In terms of practical advice startups can take to reduce emissions, Jordanova says companies should use any of the open source emissions calculators out there to get a general sense of their impact.
Secondly, it’s about recruiting stakeholders (employees, customers, partners etc.) to cut back on emission-intensive practices in their own lives. And finally, she says businesses should address any internal policies/ways of working that might produce unnecessary emissions (e.g. excessive travel).
“Missing data is one of the biggest challenges companies face,” says Jordanova, of the difficulties in tracking carbon emissions.
The Plan A platform is designed to make this process easier, by centralizing data pulled in from disparate ERP and other business systems.
Next up, a topic close to Finnish hearts – sustainability and the fight to reach net zero.
Lubomila Jordanova of Plan A, a company that focuses on carbon accounting, is in conversation with Mike Butcher of TechCrunch.
It’s revealed that Fadell has been working on a secret product, that he’s announcing today at Slush.
“Over the years, working with all these entrepreneurs, I realized something: the only reason I’m on this stage is because someone helped me to get there – mentored and believed in me.”
“But a lot of my mentors have died. That baton of mentorship has been passed from them to me. The only way I can give back is to give back to the community.
His new product: Build, “an unorthodox guide to making things worth making”. Available in May 2022, the book aims to help entrepreneurs take the big leaps necessary to bring about dramatic change.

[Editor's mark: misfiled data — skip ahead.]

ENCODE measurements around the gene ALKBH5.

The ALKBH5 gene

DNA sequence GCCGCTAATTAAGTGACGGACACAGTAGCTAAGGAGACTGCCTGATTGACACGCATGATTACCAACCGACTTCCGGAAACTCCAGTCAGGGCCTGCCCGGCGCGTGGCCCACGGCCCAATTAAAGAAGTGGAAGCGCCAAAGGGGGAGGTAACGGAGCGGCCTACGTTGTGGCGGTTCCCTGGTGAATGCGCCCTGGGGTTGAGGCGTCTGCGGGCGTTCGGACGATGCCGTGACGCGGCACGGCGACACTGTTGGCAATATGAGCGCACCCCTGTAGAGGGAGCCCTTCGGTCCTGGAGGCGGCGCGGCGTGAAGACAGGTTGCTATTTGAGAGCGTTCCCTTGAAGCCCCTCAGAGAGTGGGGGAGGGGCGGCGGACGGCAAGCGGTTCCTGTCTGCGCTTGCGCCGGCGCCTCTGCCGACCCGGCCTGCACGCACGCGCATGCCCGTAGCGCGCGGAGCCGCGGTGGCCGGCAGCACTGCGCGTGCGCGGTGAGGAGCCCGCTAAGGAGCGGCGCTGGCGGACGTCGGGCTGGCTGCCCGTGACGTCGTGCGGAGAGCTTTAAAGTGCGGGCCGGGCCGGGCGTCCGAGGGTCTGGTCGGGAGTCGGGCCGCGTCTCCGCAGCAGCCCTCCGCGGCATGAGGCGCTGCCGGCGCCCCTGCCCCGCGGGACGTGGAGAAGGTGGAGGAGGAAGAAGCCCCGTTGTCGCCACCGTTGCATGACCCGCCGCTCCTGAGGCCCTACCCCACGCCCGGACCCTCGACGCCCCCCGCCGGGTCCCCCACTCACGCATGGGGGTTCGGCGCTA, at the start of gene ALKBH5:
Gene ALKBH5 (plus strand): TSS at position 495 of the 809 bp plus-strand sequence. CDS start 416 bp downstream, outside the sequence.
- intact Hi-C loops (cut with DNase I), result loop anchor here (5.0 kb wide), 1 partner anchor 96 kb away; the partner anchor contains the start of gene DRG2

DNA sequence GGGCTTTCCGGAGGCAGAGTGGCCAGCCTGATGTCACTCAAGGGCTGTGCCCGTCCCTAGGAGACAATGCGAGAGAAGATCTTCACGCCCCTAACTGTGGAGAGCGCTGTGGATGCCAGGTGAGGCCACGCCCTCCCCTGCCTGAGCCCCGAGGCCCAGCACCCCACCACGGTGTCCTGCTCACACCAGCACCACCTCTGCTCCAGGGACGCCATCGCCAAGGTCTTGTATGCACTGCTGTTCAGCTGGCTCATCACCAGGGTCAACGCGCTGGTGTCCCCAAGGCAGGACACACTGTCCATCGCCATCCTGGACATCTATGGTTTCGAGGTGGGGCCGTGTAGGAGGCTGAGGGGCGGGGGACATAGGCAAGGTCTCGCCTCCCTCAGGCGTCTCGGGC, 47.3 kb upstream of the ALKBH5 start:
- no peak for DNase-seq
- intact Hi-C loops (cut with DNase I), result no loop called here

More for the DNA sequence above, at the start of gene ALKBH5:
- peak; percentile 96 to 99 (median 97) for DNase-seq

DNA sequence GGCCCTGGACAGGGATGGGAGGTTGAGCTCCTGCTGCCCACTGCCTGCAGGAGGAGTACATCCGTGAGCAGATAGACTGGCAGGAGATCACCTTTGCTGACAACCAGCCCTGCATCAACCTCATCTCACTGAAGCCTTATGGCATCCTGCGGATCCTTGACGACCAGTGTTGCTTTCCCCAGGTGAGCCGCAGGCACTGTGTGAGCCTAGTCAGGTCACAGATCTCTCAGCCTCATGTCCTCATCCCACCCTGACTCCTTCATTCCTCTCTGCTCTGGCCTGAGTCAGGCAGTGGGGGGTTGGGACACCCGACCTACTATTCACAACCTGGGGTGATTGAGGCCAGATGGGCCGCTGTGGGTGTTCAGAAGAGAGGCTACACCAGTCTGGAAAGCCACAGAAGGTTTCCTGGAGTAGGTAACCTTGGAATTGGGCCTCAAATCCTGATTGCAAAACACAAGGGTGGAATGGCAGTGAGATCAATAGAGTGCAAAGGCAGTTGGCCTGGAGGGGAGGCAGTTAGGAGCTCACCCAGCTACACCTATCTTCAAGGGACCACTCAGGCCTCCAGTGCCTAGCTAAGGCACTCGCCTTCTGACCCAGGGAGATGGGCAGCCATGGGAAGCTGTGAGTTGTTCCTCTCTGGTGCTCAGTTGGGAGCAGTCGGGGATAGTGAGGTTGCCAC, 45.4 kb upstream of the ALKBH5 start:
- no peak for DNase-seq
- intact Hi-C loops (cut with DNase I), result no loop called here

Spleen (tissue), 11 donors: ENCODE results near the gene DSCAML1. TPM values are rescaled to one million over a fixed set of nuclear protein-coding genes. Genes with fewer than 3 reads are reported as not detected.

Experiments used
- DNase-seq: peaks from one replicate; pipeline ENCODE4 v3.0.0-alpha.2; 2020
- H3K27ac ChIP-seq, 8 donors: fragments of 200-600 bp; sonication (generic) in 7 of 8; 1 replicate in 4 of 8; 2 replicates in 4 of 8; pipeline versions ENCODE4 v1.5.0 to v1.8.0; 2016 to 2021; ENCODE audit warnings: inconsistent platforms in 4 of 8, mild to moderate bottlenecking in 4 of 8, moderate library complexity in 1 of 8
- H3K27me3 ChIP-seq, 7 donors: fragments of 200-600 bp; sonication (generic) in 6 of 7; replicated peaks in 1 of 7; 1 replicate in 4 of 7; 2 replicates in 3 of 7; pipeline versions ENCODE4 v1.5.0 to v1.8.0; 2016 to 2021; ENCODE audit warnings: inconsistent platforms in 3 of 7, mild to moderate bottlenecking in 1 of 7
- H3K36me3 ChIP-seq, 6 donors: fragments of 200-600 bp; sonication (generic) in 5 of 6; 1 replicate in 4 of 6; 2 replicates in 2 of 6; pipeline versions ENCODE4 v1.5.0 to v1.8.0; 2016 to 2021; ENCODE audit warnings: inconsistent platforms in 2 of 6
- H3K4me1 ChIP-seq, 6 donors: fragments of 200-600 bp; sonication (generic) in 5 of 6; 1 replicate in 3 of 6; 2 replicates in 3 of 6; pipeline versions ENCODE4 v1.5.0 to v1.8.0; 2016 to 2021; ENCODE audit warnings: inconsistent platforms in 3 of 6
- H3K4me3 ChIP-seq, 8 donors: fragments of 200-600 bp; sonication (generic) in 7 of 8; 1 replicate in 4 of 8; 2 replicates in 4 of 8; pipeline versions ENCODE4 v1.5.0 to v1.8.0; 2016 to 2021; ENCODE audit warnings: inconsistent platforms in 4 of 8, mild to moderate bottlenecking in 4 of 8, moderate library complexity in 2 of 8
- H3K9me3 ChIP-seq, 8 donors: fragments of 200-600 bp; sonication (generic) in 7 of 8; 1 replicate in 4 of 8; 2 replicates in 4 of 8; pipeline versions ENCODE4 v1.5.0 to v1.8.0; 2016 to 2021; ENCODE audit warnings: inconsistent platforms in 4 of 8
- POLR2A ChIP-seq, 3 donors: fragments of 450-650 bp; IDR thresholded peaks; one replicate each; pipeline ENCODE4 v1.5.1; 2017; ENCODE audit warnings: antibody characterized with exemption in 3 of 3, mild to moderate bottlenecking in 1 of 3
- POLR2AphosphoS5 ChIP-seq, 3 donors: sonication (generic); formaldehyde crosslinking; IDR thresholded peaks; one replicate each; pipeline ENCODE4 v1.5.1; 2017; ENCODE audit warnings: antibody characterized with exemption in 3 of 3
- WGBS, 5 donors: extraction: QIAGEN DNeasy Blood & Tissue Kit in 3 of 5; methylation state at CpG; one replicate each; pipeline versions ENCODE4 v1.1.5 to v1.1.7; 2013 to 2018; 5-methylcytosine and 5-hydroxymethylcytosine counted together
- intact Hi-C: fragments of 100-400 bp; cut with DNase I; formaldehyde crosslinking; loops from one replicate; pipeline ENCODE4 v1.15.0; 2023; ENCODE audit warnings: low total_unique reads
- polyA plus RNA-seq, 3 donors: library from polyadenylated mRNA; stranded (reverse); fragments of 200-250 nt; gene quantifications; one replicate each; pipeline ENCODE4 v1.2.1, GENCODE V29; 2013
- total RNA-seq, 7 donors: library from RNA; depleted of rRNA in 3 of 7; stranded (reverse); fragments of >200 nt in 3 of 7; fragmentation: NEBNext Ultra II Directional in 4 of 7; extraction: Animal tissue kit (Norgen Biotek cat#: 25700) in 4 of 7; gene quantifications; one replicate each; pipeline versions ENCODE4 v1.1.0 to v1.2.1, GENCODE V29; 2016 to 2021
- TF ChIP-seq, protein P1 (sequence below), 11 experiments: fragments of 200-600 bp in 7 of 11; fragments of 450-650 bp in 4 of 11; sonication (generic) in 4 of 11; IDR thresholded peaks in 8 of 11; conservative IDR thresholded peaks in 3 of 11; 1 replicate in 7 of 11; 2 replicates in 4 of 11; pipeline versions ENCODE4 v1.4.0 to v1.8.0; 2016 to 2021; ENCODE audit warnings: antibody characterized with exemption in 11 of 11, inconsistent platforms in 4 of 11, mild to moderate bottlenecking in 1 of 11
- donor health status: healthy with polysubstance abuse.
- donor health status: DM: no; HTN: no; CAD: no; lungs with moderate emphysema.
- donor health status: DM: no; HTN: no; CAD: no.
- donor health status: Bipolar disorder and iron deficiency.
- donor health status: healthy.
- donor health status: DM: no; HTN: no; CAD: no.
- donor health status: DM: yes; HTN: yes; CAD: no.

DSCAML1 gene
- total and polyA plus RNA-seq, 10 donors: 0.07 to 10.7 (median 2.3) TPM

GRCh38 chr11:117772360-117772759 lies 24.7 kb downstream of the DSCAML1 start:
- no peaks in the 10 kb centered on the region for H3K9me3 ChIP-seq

Fadell takes a moment to slam the metaverse trend…
“We’re interested in companies that will make a real difference.”
Although Fadell is best known for the iPod and Nest, the smart thermostat, he’s now working on a different venture, called Future Shape.
It’s his own venture fund, investing in “deep tech” companies that are tackling difficult problems that most VCs won’t touch until it becomes more mainstream.
The fund has 200+ statups in its portfolio, including an early investment in Impossible, the company behind the popular range of meat-free burgers.
Fadell is here to talk about how to set about building iconic products:
“It’s vital to understand what people need, or will need. You’ve got to make sure you’re solving a problem that people are starting to have,” he says.
“Sometimes, we were two decades early. But that’s no good, people need to understand the problems you’re trying to solve.”
His advice is to stop trying to create something that impresses the engineers and tech geeks. “It needs to give super powers to every person.”
Next up: Tony Fadell, inventor of the iPod and Nest founder. He’s in conversation with Michael Stothard, editor of Sifted.
The President, CEO and CEO of Slush have taken to the stage for a quick introduction to the show.
“While the past two years have taught us to collab remotely, the need for human communication has not diminished,” says Miika Huttunen, CEO.
This is especially true of startups, he says, before thanking all the organizers and companies that came together to make the in-person event possible again this year.
Well, that’s unexpected. We’re treated to a quick DJ set to kick off Slush 2021.
T-minus two minutes until the opening show begins. The arena is packed out; TechRadar Pro had to wrestle for a seat near the back.
Messukeskus, the Helsinki convention center, is certainly kitted out for the occasion. If only we could see where we’re going…
In 20 minutes’ time, Slush President Mikko Mäntylä takes the stage to kick off the opening show, followed by a session on “Building iconic products” with Tony Fadell, inventor of the iPod and Nest founder.